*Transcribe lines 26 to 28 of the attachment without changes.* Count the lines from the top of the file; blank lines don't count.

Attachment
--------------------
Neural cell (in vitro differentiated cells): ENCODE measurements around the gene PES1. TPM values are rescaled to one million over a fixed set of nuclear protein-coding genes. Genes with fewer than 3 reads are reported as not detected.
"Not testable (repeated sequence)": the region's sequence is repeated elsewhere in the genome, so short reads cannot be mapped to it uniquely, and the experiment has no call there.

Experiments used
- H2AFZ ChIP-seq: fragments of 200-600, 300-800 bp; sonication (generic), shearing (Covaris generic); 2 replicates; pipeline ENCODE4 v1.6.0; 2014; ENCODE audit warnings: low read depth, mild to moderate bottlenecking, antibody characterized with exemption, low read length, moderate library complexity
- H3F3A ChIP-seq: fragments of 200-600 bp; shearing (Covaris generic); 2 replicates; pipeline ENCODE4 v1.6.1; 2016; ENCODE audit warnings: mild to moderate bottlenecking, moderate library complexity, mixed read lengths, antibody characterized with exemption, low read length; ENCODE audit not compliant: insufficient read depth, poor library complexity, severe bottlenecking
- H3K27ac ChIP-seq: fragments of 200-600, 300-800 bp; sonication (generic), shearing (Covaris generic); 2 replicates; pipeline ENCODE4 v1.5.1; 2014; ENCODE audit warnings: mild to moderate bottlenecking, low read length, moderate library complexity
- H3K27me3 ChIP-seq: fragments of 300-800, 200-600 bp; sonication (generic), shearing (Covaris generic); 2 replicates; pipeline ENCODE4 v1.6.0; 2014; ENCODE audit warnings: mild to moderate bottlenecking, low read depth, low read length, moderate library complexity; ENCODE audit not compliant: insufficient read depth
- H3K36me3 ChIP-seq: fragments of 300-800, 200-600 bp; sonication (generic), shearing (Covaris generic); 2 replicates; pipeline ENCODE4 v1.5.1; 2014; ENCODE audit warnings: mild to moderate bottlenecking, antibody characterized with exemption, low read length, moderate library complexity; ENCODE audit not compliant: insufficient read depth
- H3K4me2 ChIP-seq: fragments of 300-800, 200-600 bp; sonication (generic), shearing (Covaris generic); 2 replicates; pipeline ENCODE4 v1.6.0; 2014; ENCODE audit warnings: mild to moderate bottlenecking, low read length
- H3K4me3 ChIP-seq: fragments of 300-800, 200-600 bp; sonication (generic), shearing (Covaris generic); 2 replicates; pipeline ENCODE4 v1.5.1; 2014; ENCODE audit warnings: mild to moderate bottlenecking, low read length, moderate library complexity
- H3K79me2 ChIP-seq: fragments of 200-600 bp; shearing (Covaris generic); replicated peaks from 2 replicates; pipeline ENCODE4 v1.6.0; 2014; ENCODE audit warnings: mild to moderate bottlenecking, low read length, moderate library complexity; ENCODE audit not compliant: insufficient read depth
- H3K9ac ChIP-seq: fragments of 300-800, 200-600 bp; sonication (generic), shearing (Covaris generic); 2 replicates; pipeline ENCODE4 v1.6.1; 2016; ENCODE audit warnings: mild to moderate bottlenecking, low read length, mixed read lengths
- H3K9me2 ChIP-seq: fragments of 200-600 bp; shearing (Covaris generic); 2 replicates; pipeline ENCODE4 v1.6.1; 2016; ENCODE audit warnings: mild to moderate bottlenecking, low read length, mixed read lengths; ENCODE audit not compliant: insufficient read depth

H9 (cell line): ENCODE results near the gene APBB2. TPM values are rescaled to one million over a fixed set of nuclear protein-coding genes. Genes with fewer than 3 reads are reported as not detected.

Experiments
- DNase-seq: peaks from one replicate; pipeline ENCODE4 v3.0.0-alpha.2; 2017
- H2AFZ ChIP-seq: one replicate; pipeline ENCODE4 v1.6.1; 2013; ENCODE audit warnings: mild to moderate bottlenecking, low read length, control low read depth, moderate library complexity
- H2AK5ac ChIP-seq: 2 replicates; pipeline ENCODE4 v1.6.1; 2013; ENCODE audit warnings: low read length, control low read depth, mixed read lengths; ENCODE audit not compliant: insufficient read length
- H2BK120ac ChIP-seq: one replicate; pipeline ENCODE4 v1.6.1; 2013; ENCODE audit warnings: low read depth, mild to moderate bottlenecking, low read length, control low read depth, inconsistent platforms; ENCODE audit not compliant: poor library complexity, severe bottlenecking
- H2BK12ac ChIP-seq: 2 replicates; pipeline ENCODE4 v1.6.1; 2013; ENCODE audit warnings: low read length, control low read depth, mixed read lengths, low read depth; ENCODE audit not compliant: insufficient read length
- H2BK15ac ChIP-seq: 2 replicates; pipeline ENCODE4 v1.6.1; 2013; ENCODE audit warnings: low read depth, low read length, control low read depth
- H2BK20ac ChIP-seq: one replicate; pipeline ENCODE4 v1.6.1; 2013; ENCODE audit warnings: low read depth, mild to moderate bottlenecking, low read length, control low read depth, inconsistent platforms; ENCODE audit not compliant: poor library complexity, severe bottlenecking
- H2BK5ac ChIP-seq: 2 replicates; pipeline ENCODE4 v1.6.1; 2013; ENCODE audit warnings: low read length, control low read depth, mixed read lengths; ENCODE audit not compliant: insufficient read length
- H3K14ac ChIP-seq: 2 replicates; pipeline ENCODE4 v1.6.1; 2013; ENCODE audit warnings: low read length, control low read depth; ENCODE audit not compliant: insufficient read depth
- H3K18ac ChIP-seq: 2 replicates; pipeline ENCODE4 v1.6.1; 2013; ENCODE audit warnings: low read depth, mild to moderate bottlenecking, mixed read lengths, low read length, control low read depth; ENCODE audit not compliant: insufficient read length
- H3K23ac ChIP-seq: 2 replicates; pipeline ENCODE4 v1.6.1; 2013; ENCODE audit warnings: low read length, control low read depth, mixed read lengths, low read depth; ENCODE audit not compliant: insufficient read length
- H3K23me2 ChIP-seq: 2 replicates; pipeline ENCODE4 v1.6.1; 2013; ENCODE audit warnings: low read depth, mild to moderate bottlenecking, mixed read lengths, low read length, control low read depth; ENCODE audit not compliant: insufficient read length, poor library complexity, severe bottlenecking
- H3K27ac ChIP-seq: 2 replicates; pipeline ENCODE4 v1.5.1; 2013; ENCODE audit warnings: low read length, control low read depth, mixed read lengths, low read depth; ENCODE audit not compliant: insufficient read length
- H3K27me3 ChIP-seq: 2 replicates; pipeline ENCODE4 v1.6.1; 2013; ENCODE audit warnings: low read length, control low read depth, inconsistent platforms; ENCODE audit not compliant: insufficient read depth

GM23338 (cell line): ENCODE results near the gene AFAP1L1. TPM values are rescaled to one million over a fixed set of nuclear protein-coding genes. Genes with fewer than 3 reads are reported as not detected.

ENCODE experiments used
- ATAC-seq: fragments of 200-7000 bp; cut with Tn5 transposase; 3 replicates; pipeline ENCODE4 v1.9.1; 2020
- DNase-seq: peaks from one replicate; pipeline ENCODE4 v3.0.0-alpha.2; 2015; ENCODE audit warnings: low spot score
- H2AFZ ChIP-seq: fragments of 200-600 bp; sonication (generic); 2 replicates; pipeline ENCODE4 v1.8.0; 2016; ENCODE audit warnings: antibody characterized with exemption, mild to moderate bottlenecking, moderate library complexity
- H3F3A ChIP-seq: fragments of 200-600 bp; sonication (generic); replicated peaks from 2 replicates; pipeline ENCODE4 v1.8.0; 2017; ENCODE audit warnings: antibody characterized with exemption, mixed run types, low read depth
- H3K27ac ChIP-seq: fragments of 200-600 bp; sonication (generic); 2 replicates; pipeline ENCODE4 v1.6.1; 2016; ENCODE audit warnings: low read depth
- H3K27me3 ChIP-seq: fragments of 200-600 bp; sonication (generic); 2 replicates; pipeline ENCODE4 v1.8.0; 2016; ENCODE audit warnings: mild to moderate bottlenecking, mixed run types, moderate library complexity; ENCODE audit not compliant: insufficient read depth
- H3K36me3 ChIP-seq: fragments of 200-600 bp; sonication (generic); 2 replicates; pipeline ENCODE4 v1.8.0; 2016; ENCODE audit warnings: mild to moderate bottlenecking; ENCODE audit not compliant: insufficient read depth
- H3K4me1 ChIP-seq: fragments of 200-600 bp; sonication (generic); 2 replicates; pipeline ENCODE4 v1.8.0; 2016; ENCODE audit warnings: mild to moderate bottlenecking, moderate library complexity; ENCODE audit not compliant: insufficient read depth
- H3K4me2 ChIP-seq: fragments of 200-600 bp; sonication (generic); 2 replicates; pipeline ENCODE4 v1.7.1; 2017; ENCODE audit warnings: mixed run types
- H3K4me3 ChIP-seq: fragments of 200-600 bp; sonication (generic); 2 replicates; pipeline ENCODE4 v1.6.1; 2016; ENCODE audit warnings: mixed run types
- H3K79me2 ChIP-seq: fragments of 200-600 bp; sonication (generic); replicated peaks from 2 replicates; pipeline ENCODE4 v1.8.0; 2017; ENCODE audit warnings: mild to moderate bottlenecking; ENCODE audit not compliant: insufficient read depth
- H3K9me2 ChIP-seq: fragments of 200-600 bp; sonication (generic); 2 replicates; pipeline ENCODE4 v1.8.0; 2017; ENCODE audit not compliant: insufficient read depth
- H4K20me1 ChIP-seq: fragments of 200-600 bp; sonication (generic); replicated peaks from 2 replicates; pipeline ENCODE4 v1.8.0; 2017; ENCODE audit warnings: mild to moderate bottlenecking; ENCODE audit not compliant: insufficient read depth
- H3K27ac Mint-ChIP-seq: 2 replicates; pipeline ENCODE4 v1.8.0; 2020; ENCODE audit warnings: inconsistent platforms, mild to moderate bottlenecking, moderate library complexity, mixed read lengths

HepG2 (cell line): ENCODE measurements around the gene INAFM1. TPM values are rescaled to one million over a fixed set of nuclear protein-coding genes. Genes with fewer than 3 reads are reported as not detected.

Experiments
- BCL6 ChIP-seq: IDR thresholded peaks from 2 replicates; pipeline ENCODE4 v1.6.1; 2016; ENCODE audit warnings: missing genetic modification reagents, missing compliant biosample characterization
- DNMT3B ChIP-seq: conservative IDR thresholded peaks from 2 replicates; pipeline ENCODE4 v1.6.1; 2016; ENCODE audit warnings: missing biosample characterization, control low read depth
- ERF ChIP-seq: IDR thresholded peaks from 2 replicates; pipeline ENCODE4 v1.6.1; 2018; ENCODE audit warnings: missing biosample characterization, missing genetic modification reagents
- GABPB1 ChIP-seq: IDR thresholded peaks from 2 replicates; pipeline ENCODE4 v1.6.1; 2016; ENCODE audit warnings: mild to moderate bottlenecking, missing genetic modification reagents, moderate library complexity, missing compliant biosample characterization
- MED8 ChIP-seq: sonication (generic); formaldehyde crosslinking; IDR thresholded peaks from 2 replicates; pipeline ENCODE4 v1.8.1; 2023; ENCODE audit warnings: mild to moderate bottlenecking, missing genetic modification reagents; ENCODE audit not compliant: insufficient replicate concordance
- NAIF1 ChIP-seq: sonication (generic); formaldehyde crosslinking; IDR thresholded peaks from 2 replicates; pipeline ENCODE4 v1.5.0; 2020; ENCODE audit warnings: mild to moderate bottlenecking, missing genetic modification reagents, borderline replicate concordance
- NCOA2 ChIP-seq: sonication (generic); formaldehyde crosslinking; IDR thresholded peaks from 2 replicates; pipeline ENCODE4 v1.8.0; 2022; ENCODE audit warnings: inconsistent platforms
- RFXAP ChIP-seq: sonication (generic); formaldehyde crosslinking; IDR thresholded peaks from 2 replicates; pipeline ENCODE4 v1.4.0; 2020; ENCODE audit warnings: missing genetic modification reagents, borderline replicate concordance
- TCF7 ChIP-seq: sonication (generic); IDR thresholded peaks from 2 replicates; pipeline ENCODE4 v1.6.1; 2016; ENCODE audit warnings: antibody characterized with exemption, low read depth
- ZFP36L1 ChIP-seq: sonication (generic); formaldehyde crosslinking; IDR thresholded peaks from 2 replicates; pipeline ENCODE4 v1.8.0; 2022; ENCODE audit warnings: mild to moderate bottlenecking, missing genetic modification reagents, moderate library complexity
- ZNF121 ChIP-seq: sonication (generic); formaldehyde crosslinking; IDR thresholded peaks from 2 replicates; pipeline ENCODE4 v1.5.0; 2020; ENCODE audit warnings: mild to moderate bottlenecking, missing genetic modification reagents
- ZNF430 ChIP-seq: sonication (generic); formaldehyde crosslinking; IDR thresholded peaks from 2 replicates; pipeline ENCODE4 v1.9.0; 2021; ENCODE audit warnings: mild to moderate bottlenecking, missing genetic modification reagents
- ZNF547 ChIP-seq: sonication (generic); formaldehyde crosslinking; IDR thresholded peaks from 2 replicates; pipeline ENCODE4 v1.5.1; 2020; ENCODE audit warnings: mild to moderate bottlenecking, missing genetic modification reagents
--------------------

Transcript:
- H3K23ac ChIP-seq: 2 replicates; pipeline ENCODE4 v1.6.1; 2013; ENCODE audit warnings: low read length, control low read depth, mixed read lengths, low read depth; ENCODE audit not compliant: insufficient read length
- H3K23me2 ChIP-seq: 2 replicates; pipeline ENCODE4 v1.6.1; 2013; ENCODE audit warnings: low read depth, mild to moderate bottlenecking, mixed read lengths, low read length, control low read depth; ENCODE audit not compliant: insufficient read length, poor library complexity, severe bottlenecking
- H3K27ac ChIP-seq: 2 replicates; pipeline ENCODE4 v1.5.1; 2013; ENCODE audit warnings: low read length, control low read depth, mixed read lengths, low read depth; ENCODE audit not compliant: insufficient read length